Policy uncertainty fuels market volatility, and the United Kingdom is no exception. It will take four months to resolve the status of Britain within the European Union—for the time being, future institutional arrangements are difficult to predict. So why is the referendum taking place? A lenient interpretation is that the crisis in the euro area, and the steep increase in immigration, made the public question the United Kingdom’s links with the continent more than in the past. A more skeptical interpretation is that a symbolic renegotiation was motivated by internal political competition in Britain.
- 2013: A German Marshall Fund of the United States survey finds 64 percent of Britons see immigration as a problem for their country (compared with 32 percent of Germans and 47 percent of Americans).
- January 2013: UK prime minister David Cameron pledges to hold a referendum on Britain’s membership in the European Union by 2017: “We will give the British people a referendum with a very simple in or out choice.”
- September 2014: “A new European Commission task force on ‘strategic issues related to the UK referendum’ begins work….“
- Early 2015: The Conservative Party pre-election manifesto asserts that the European Union “interferes too much in our daily lives, and the scale of migration triggered by new members joining in recent years has had a real impact on local communities.”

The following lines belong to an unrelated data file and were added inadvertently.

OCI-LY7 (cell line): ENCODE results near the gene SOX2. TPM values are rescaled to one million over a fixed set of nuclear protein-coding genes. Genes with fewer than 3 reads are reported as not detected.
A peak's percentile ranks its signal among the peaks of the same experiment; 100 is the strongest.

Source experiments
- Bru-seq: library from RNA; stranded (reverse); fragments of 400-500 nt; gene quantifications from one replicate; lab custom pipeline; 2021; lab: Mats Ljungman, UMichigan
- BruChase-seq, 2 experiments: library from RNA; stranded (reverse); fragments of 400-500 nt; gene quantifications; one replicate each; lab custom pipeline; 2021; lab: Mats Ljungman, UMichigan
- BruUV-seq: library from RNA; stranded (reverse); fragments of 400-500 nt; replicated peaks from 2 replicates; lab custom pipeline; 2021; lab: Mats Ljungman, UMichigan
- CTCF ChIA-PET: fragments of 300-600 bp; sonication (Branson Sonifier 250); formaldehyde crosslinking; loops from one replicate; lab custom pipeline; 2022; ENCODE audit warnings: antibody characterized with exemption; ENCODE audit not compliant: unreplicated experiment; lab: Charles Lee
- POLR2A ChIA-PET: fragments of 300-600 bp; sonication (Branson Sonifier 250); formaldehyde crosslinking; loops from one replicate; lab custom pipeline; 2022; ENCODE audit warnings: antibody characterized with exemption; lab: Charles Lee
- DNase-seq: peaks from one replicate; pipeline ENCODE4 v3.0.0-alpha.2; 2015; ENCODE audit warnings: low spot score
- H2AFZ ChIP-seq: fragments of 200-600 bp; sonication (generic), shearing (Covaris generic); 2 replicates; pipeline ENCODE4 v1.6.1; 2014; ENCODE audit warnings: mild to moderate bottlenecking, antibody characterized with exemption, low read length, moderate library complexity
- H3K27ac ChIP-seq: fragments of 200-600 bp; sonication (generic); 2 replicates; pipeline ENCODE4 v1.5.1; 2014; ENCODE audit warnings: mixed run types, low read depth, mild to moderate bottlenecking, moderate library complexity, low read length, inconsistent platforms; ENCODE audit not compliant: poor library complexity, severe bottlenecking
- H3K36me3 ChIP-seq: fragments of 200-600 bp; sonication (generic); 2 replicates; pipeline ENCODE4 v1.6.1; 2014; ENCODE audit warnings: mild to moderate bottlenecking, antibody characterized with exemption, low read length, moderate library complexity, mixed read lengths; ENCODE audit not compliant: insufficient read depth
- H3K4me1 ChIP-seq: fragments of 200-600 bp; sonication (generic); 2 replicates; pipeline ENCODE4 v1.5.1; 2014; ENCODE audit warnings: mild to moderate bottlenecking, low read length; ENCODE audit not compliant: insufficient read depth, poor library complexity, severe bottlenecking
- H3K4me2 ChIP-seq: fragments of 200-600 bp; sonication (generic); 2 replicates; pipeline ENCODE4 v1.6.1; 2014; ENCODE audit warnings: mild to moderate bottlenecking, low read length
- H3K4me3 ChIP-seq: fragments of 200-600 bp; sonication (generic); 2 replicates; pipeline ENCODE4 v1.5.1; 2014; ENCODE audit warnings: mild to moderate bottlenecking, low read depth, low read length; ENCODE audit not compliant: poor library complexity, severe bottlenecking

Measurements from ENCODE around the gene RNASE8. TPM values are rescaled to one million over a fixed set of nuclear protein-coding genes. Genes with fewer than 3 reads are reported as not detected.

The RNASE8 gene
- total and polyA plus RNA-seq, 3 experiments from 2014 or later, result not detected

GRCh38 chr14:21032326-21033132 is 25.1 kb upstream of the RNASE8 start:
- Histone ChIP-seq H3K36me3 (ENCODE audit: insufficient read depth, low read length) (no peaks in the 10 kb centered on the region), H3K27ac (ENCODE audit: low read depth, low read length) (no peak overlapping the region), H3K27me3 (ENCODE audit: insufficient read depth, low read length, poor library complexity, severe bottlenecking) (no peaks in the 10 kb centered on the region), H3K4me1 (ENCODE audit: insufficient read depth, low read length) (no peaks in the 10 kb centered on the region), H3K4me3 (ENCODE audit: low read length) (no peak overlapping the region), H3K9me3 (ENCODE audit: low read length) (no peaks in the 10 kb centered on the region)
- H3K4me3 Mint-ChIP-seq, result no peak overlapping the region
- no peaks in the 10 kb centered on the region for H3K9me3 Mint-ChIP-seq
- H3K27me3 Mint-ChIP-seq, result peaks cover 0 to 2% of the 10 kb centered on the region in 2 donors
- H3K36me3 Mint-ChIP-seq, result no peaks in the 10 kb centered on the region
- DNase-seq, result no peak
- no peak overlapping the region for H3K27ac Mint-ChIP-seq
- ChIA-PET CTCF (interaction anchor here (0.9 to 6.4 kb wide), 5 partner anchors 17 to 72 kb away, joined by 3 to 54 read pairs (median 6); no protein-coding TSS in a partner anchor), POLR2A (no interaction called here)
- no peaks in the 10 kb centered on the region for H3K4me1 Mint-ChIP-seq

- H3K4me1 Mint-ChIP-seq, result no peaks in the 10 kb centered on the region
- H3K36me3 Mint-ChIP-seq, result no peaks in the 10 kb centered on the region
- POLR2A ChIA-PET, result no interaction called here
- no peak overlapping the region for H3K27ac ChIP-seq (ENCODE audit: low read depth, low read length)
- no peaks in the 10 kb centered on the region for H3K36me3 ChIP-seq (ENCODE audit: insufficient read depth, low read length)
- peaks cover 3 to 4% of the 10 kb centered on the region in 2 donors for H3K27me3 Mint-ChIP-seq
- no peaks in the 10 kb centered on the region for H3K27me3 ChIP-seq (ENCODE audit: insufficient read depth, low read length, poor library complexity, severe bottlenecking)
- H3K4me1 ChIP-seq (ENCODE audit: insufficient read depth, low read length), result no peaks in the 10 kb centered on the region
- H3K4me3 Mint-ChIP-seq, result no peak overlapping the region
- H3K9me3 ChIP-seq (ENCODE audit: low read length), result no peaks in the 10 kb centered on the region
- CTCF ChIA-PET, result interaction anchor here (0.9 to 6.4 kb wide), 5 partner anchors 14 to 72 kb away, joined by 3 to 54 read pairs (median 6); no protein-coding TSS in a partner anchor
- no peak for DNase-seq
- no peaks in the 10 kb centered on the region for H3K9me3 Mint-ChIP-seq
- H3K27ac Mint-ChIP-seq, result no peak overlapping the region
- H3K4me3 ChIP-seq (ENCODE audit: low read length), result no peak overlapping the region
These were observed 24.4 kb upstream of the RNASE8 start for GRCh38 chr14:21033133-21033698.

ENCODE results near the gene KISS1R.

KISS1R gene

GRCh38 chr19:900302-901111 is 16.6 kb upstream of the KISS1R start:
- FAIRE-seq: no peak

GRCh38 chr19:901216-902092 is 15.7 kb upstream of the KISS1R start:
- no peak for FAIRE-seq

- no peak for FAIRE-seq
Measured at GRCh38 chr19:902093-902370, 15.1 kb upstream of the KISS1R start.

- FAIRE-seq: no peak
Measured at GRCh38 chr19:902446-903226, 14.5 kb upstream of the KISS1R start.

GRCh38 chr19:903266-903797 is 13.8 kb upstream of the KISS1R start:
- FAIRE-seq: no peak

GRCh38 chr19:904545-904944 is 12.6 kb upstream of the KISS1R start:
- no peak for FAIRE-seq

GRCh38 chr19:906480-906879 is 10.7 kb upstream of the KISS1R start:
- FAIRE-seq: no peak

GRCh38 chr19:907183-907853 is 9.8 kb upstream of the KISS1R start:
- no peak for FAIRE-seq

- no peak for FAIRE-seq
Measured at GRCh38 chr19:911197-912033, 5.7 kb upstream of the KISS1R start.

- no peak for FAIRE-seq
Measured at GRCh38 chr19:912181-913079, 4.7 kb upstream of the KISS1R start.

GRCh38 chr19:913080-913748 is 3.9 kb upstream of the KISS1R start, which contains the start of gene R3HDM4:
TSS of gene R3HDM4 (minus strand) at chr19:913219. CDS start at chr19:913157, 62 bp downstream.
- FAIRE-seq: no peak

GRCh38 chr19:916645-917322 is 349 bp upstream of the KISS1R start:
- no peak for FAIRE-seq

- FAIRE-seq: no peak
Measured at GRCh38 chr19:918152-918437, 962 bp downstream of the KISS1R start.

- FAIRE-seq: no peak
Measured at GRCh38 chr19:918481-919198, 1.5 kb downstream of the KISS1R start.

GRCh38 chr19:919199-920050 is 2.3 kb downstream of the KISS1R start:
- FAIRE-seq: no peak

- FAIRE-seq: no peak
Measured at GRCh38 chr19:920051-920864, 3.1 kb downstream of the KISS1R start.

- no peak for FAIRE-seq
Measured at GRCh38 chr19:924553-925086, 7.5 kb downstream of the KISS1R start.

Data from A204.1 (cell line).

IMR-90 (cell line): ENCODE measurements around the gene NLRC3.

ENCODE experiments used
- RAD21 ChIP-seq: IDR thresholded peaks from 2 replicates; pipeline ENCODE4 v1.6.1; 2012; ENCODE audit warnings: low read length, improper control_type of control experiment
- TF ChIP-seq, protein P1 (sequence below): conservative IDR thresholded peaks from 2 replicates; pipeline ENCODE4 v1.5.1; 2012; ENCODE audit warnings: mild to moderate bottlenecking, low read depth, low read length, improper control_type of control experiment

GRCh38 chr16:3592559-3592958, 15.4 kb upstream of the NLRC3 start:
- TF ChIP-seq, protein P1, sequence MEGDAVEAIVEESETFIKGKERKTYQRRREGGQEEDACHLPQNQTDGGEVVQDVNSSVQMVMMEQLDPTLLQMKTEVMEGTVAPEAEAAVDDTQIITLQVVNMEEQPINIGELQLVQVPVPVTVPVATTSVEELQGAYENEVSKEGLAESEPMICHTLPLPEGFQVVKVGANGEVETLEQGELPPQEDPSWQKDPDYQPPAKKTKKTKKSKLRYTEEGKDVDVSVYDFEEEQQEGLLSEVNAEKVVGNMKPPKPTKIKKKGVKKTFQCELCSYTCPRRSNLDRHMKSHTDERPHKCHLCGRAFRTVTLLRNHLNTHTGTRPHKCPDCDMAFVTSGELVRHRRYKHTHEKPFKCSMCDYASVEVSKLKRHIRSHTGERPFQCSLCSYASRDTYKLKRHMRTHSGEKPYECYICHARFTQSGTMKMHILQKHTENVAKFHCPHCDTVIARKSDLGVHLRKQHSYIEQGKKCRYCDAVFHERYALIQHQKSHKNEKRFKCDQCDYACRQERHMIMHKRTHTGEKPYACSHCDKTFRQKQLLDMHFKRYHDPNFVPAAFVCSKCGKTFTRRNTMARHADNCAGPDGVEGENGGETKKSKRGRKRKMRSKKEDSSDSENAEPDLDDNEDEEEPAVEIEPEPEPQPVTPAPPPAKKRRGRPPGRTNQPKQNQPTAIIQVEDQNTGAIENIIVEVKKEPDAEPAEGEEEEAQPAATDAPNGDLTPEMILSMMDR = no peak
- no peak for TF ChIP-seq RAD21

- December 2015: Cameron says he wants a deal in February.
- Early 2016: The rhetoric heats up. One British professor writes that “being in the EU is like being ruled by a foreign power.”
- January 2016: Cameron promises that individual government ministers will be allowed to take a different position than the government, once the negotiations with the European Union are concluded.
- February 1, 2016: Mario Draghi, president of the European Central Bank, warns the European Parliament that political uncertainty continues to have negative economic effects: “[T]here is still political uncertainty surrounding the European project. This is true in the broader context of our Union. A solution that would anchor the United Kingdom firmly within the EU while allowing the euro area to integrate further would boost confidence.”
- February 2, 2016: A new settlement for the United Kingdom within the European Union is taking shape; various accommodations are outlined in European Council president Donald Tusk’s letter to members of the European Council.
- February 18–19, 2016: A last-minute deal with the United Kingdom is reached at the European Council summit. The summit was viewed as a deadline for a deal in order for the referendum to take place in 2016.
- June 23, 2016: The referendum is scheduled to take place.
Brexit would be costly not only for the United Kingdom; the process would also divert attention from Europe’s pressing problems (it could take years and probably would rekindle the Scottish question), and might tempt other governments to pursue their own referenda. Gianmarco Ottaviano and coauthors from the Centre for Economic Performance calculate that, even accounting for what the United Kingdom would save in fiscal contributions to the European Union, the costs from Brexit would amount to 1 to 3 percent of GDP. The lower bound assumes—optimistically—that no tariffs are increased after exit.